It happens. Even with modern cars, you can, apparently, lock the keys inside. Often at the worst times. Just ask four-time major winner Brooks Koepka.
The PGA Championship is at Southern Hill Country Club in Tulsa, Oklahoma, this week, and Koepka is a two-time winner of this major. He was due at his news conference at 10:30 a.m. local time. He loaded his car and was ready to go when he realized what had happened. His golf bag was in the trunk and his car keys were inside the vehicle.
When he finally arrived at Southern Hills, he said the fault was with Jeff Pierce, his putting coach.
"I watched him unlock the car, start the car, then he grabbed the bag, put it in the trunk, shut the trunk, and I went in and grabbed a hat, walked right out, and then the car was locked," Koepka said. "I don't know how the keys locked inside the car. It boggles me. I didn't think a car was supposed to do that, but apparently it does. That's why I'm an hour late."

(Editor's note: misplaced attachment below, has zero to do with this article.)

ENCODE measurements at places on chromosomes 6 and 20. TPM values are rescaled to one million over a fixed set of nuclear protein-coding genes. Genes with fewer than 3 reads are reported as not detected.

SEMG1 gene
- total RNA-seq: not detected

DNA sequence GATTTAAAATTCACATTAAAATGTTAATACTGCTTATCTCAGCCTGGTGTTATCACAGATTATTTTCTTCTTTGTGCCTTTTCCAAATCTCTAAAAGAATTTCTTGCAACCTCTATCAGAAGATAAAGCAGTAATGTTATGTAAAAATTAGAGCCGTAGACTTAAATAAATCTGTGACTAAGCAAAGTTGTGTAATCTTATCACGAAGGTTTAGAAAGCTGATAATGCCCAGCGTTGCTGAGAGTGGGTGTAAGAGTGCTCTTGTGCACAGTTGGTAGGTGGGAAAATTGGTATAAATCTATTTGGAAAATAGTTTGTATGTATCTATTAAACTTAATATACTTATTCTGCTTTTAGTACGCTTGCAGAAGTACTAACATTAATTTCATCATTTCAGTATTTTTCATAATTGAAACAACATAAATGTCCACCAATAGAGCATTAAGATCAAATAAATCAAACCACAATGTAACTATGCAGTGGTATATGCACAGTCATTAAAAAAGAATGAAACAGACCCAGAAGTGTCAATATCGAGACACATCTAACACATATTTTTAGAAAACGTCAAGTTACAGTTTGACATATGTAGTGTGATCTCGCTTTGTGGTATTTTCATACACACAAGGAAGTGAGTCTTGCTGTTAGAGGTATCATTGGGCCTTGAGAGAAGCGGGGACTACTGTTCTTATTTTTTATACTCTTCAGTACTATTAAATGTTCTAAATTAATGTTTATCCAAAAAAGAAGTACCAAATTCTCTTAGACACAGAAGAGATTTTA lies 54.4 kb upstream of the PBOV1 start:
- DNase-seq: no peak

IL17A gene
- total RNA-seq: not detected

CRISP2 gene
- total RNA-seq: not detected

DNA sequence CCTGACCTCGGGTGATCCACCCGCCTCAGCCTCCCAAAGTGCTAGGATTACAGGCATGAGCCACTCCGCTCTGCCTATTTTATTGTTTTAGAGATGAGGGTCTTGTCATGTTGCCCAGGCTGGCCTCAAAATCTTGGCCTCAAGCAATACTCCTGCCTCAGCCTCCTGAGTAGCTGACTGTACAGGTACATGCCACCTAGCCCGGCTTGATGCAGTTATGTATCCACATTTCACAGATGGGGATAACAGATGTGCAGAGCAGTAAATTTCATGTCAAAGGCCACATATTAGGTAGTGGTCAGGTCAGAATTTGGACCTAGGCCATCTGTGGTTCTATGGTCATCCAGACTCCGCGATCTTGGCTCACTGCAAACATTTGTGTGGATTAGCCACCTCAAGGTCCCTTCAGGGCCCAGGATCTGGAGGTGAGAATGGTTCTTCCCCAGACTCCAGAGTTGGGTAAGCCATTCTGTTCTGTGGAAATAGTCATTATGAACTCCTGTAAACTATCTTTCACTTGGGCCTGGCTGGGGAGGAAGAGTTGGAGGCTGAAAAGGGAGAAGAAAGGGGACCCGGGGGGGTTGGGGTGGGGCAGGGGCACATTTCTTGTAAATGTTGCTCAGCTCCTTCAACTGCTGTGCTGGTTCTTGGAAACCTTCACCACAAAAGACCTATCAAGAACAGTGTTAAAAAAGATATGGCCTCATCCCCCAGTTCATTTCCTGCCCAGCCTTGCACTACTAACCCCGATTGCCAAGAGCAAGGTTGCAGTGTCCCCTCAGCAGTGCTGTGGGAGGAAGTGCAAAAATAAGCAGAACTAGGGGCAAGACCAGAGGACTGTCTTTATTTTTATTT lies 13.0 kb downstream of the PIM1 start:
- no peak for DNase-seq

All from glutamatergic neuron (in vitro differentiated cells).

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🤣be there soon @PGAChampionship pic.twitter.com/dZxIY6M56K— Brooks Koepka (@BKoepka) May 17, 2022
The group considered taking an Uber to the course, but realized that it wouldn't work because Koepka's clubs were still in the car. Instead, Koepka's agent contacted someone with a spare key. This continues a string of car issues, according to Koepka.
"Only me, man. It's like a theme of car troubles. Run out of gas and then this," said Koepka, who explained he ran out of gas at his home. "I'm just glad it didn't happen on Thursday, Friday, Saturday, or Sunday.